11. Marco Cagetti & Mariacristina De Nardi, 2006. "Entrepreneurship, Frictions, and Wealth," Journal of Political Economy, University of Chicago Press, vol. 114(5), pages 835-870, October.
  12. Newbery, David, 1970. "A theorem on the measurement of inequality," Journal of Economic Theory, Elsevier, vol. 2(3), pages 264-266, September.
  13. Levy, Moshe, 2003. "Are rich people smarter?," Journal of Economic Theory, Elsevier, vol. 110(1), pages 42-64, May.
  14. Francine D. Blau & Lawrence Kahn, 2004. "Do Cognitive Test Scores Explain Higher U.S. Wage Inequality?," CESifo Working Paper Series 1139, CESifo Group Munich.
  15. Ofer Malcai & Ofer Biham & Peter Richmond & Sorin Solomon, 2002. "Theoretical Analysis and Simulations of the Generalized Lotka-Volterra Model," Papers cond-mat/0208514,
  16. Javier Díaz-Giménez & Vincenzo Quadrini & José-Víctor Ríos-Rull, 1997. "Dimensions of inequality: facts on the U.S. distributions of earnings, income, and wealth," Quarterly Review, Federal Reserve Bank of Minneapolis, issue Spr, pages 3-21.
  17. Bjerke, Kjeld, 1970. "Income and Wage Distributions-Part I: A Survey of the Literature," Review of Income and Wealth, International Association for Research in Income and Wealth, vol. 16(3), pages 235-52, September.
  18. Morrisson, Christian, 2000. "Historical perspectives on income distribution: The case of Europe," Handbook of Income Distribution, in: A.B. Atkinson & F. Bourguignon (ed.), Handbook of Income Distribution, edition 1, volume 1, chapter 4, pages 217-260 Elsevier.
  19. Makoto Nirei & Wataru Souma, 2007. "A Two Factor Model Of Income Distribution Dynamics," Review of Income and Wealth, International Association for Research in Income and Wealth, vol. 53(3), pages 440-459, 09.
  20. Sheshinski, Eytan, 1972. "Relation between a social welfare function and the gini index of income inequality," Journal of Economic Theory, Elsevier, vol. 4(1), pages 98-100, February.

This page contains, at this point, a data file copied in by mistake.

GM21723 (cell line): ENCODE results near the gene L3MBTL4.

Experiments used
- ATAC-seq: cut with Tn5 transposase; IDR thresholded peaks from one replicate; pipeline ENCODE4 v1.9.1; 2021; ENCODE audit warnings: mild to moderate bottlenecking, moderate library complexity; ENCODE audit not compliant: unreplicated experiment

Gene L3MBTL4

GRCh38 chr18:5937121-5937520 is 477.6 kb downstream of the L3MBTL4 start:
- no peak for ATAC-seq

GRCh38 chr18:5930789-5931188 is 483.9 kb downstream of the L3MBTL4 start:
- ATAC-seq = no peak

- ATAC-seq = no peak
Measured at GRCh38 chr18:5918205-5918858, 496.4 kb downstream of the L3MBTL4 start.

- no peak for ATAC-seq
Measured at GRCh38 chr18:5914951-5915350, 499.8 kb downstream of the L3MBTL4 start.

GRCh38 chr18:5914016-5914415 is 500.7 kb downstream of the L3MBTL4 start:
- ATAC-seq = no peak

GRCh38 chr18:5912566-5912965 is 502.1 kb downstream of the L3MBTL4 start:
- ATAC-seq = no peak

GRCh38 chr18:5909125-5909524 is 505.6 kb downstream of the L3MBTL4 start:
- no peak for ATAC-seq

21. Marco Cagetti & Mariacristina deNardi, 2000. "Entrepreneurship, Bequests, and the Distribution of Wealth," Econometric Society World Congress 2000 Contributed Papers 1226, Econometric Society.
Full references (including those not matched with items on IDEAS)

This item is not listed on Wikipedia, on a reading list or among the top items on IDEAS.

When requesting a correction, please mention this item's handle: RePEc:red:sed006:368. See general information about how to correct material in RePEc.

For technical questions regarding this item, or to correct its authors, title, abstract, bibliographic or download information, contact: (Christian Zimmermann)

If you have authored this item and are not yet registered with RePEc, we encourage you to do it here. This allows to link your profile to this item. It also allows you to accept potential citations to this item that we are uncertain about.

If references are entirely missing, you can add them using this form.

If the full references list an item that is present in RePEc, but the system did not link to it, you can help with this form.

If you know of missing items citing this one, you can help us creating those links by adding the relevant references in the same way as above, for each refering item. If you are a registered author of this item, you may also want to check the "citations" tab in your profile, as there may be some citations waiting for confirmation.

Please note that corrections may take a couple of weeks to filter through the various RePEc services.

This information is provided to you by IDEAS at the Research Division of the Federal Reserve Bank of St. Louis using RePEc data.